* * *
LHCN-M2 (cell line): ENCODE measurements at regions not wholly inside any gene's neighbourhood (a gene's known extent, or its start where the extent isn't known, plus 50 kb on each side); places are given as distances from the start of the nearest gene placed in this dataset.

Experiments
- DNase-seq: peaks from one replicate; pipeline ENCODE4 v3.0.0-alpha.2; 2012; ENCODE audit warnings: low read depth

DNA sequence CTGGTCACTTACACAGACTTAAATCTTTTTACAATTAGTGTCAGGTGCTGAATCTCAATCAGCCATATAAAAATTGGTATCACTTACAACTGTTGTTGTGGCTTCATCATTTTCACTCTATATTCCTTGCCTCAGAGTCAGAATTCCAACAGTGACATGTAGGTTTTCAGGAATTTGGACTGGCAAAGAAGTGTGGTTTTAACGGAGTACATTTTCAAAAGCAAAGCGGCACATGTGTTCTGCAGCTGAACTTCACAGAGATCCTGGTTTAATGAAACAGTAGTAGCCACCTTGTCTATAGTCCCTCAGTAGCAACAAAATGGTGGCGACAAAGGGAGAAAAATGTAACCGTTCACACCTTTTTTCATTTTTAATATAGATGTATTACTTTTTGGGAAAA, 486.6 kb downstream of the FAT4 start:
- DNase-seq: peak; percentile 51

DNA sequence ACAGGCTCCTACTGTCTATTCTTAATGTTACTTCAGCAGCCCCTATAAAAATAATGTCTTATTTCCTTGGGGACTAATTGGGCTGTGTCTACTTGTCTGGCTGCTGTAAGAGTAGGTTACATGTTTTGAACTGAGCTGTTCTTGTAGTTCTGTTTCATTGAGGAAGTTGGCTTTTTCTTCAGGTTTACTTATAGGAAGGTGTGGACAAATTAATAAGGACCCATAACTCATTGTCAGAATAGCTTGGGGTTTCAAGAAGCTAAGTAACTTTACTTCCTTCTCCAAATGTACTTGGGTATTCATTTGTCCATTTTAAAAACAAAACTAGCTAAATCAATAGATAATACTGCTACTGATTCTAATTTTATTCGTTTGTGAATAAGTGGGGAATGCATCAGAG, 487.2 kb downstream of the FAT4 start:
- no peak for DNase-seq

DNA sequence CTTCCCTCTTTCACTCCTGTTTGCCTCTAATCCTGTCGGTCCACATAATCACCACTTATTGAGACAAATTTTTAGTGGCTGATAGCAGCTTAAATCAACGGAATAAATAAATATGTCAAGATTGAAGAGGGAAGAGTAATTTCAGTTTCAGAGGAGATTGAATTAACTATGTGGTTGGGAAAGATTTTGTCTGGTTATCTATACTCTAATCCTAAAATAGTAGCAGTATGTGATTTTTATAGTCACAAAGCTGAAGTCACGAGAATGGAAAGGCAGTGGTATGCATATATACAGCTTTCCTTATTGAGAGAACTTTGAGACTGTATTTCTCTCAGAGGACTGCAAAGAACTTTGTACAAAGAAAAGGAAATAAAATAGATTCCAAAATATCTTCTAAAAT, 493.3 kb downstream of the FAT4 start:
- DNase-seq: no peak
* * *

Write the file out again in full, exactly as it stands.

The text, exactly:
LHCN-M2 (cell line): ENCODE measurements at regions not wholly inside any gene's neighbourhood (a gene's known extent, or its start where the extent isn't known, plus 50 kb on each side); places are given as distances from the start of the nearest gene placed in this dataset.

Experiments
- DNase-seq: peaks from one replicate; pipeline ENCODE4 v3.0.0-alpha.2; 2012; ENCODE audit warnings: low read depth

DNA sequence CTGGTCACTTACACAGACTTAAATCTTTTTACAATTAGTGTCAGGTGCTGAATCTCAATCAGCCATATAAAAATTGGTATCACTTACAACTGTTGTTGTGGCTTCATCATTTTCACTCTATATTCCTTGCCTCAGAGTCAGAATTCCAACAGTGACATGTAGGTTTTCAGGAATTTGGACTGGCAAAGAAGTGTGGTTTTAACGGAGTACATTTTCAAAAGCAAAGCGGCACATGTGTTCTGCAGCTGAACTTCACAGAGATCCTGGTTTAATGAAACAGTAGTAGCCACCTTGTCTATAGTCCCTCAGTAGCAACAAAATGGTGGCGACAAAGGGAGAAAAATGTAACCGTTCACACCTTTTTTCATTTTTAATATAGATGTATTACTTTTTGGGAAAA, 486.6 kb downstream of the FAT4 start:
- DNase-seq: peak; percentile 51

DNA sequence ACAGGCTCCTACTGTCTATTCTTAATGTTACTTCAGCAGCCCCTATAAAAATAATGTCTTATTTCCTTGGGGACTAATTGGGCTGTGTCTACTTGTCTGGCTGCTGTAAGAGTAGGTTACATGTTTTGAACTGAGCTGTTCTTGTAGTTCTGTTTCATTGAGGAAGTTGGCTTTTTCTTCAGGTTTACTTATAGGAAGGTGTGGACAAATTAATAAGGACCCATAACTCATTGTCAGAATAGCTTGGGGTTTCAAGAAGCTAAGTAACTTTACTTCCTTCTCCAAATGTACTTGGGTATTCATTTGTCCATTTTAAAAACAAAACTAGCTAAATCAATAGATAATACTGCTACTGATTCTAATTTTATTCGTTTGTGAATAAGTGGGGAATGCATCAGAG, 487.2 kb downstream of the FAT4 start:
- no peak for DNase-seq

DNA sequence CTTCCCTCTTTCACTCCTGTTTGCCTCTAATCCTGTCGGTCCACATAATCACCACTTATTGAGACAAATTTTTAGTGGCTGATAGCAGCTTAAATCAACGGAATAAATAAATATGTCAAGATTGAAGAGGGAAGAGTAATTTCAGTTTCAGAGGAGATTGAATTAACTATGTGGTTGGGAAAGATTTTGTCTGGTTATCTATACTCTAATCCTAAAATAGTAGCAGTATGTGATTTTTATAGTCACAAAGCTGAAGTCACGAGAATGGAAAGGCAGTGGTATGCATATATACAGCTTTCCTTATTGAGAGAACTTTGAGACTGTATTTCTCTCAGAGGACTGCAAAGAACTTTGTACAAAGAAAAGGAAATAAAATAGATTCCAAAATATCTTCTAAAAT, 493.3 kb downstream of the FAT4 start:
- DNase-seq: no peak